Scientists have uncovered some staggering news: Many people have never smelled asparagus pee—and never will. The experts, writing in the British Medical Journal, say more than half of participants in a large survey reported an inability to pick up the scent.
People have been remarking on the odor of asparagus pee for just about as long as we’ve been eating asparagus. A bemused Benjamin Franklin noted the “disagreeable odour” the vegetable produced in his urine. Marcel Proust waxed lyrical on the subject, writing that asparagus spears “…played…at transforming my humble chamber into a bower of aromatic perfume.”
The precise cause of that perfume remains to be seen. Scientists’ current best guess is a natural compound called asparagusic acid, which is found only in—you guessed it—asparagus. On its own the acid smells fine; it’s after being processed through your body and coming out the other side that it acquires its signature scent.
Or at least it does for some people. Previous studies have suggested that the ability to smell asparagus pee is not as universal as we once thought. To find out, researchers at the Harvard T.H. Chan School of Public Health pulled data from two long-term projects on American health: the Nurses’ Health Study and the Health Professionals Follow-Up Study. Both studies had, remarkably, asked respondents about their ability to smell their own asparagus pee. All 6909 of the respondents had also submitted samples of genetic material.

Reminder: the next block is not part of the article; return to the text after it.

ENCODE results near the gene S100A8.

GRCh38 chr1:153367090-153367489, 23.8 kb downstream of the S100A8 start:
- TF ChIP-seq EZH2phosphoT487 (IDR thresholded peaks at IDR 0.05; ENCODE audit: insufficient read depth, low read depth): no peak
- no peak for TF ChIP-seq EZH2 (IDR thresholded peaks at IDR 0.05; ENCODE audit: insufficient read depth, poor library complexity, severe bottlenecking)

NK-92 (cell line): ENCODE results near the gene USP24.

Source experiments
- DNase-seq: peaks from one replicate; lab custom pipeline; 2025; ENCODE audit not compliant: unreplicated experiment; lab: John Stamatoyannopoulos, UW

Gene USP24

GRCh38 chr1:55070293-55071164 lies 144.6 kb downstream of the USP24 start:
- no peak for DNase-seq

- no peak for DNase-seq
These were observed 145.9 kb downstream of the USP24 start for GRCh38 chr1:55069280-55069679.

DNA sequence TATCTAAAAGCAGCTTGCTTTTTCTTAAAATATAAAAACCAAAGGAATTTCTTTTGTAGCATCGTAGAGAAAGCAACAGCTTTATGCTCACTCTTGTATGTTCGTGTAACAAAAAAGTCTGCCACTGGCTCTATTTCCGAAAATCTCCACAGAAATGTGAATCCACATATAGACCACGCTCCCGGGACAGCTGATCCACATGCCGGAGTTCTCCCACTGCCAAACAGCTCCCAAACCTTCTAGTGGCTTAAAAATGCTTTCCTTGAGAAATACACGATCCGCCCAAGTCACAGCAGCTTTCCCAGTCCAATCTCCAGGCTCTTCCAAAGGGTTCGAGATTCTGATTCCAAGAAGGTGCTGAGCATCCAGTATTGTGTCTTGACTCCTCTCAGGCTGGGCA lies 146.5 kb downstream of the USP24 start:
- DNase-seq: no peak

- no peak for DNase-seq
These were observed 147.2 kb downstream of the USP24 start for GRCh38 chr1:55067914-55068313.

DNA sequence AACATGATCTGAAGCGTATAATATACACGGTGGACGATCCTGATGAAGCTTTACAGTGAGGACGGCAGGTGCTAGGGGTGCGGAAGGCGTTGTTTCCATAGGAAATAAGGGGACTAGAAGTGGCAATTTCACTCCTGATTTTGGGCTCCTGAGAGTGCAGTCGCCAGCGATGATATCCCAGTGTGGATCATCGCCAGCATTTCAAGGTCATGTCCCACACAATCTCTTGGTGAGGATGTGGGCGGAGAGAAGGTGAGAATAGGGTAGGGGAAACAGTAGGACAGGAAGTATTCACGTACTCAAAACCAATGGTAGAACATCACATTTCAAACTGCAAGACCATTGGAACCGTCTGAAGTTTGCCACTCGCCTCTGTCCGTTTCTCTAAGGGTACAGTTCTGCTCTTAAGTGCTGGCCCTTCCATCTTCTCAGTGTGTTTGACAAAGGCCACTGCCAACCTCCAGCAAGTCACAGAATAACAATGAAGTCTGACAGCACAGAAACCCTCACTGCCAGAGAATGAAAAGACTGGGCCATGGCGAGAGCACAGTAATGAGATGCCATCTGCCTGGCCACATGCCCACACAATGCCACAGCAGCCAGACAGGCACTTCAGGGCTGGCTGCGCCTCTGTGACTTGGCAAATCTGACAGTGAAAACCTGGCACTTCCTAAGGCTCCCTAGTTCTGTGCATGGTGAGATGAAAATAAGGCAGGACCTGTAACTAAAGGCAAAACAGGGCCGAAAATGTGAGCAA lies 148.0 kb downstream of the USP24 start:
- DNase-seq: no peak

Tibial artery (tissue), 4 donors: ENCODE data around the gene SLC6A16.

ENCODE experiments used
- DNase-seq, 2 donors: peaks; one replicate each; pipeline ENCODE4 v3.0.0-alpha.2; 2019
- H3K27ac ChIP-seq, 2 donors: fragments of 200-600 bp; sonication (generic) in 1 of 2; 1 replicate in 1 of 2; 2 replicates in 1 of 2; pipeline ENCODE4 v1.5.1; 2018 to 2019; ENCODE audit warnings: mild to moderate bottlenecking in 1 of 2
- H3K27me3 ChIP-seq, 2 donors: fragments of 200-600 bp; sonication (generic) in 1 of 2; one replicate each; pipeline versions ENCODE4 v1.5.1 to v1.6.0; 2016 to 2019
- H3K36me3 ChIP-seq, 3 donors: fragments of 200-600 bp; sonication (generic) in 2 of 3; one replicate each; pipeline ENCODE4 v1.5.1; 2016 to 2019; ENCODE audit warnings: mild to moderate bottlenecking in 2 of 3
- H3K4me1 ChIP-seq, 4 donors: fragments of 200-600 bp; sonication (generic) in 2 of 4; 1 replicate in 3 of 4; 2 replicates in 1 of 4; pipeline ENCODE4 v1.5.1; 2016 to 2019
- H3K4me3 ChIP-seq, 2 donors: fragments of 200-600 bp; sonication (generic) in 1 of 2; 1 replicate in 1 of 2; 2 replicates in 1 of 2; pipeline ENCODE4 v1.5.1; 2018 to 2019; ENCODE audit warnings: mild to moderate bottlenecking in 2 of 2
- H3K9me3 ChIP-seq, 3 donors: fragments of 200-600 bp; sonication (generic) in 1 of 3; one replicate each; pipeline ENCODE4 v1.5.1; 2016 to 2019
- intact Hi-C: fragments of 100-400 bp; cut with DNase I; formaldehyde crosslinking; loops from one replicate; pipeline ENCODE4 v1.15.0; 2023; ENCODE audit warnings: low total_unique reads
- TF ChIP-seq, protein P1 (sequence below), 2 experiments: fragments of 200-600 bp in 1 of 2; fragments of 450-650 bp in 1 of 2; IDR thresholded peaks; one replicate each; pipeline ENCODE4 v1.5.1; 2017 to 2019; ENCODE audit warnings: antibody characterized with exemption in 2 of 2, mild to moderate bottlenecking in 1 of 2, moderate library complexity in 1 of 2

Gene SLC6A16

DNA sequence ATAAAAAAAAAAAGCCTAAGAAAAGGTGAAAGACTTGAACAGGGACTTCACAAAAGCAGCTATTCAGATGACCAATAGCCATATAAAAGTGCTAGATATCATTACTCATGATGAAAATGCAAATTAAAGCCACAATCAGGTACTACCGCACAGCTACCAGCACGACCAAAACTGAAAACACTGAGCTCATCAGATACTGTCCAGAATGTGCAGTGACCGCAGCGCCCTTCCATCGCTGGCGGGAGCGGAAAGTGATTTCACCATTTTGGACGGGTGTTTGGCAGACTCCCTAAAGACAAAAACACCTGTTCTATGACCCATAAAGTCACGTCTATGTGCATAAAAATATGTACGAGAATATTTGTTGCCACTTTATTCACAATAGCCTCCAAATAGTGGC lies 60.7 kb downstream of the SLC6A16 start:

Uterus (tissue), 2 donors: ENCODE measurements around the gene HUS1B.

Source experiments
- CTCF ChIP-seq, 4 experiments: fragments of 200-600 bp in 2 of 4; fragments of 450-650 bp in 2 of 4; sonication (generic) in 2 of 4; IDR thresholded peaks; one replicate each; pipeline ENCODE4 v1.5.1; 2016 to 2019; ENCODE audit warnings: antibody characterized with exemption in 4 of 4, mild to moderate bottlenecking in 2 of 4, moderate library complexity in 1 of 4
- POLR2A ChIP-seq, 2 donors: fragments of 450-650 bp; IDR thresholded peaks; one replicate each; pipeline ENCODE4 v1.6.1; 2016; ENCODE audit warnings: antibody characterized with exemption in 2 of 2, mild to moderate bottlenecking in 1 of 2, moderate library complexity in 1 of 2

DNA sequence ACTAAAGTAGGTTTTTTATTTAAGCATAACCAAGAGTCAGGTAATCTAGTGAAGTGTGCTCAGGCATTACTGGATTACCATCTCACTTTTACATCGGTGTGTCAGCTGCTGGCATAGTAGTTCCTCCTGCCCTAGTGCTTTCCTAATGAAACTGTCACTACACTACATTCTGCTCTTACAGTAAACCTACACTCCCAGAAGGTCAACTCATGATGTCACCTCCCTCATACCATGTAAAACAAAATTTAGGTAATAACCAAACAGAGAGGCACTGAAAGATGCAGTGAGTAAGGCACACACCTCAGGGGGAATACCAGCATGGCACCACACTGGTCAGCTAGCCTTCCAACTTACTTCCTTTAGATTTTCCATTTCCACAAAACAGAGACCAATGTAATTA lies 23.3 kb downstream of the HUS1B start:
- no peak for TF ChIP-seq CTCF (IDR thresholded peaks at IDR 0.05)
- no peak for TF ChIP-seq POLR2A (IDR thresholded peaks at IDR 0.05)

The results were kind of astonishing. A full 58 percent of men and 61.5 percent of women said they’d noticed no unusual aroma in their pee after eating asparagus. That’s well over half of everyone in the study. All of the survey respondents, including the ones who could detect the scent, were of European descent, which means these results can’t be considered representative of everyone everywhere.
The researchers then looked at the DNA of smellers and non-smellers to see if they could find any differences. They could. The 4161 people with this asparagus anosmia collectively had hundreds of genetic variants, all located in the region of the chromosome associated with our sense of smell.
"Outstanding questions on this topic remain," senior author and epidemiologist Lorelei Mucci said in a statement. "First and foremost perhaps is: Why such a delicious delicacy as asparagus results in such a pernicious odor, and what are the selective pressures driving genetic variations that lead to asparagus anosmia?"
Pernicious or no, the aroma is one that Mucci and her co-authors imply is an olfactory experience millions are missing out on. They note that “future replication studies are necessary” but suggest a future of “targeted therapies to help anosmic people discover what they are missing.”